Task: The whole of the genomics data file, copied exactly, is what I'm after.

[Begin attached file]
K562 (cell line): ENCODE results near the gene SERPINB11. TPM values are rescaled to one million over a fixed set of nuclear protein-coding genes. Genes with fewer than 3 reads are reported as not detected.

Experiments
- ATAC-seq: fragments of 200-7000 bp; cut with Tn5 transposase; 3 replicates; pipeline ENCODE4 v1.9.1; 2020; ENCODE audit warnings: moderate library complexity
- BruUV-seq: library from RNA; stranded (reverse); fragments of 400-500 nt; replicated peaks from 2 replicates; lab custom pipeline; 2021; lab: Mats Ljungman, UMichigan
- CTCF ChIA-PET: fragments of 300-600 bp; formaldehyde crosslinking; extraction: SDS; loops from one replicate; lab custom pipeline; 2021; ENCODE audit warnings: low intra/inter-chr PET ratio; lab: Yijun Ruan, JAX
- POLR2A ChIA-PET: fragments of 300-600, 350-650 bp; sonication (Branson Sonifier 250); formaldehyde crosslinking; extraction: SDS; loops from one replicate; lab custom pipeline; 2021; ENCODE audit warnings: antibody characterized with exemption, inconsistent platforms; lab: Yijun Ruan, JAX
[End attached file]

K562 (cell line): ENCODE results near the gene SERPINB11. TPM values are rescaled to one million over a fixed set of nuclear protein-coding genes. Genes with fewer than 3 reads are reported as not detected.

Experiments
- ATAC-seq: fragments of 200-7000 bp; cut with Tn5 transposase; 3 replicates; pipeline ENCODE4 v1.9.1; 2020; ENCODE audit warnings: moderate library complexity
- BruUV-seq: library from RNA; stranded (reverse); fragments of 400-500 nt; replicated peaks from 2 replicates; lab custom pipeline; 2021; lab: Mats Ljungman, UMichigan
- CTCF ChIA-PET: fragments of 300-600 bp; formaldehyde crosslinking; extraction: SDS; loops from one replicate; lab custom pipeline; 2021; ENCODE audit warnings: low intra/inter-chr PET ratio; lab: Yijun Ruan, JAX
- POLR2A ChIA-PET: fragments of 300-600, 350-650 bp; sonication (Branson Sonifier 250); formaldehyde crosslinking; extraction: SDS; loops from one replicate; lab custom pipeline; 2021; ENCODE audit warnings: antibody characterized with exemption, inconsistent platforms; lab: Yijun Ruan, JAX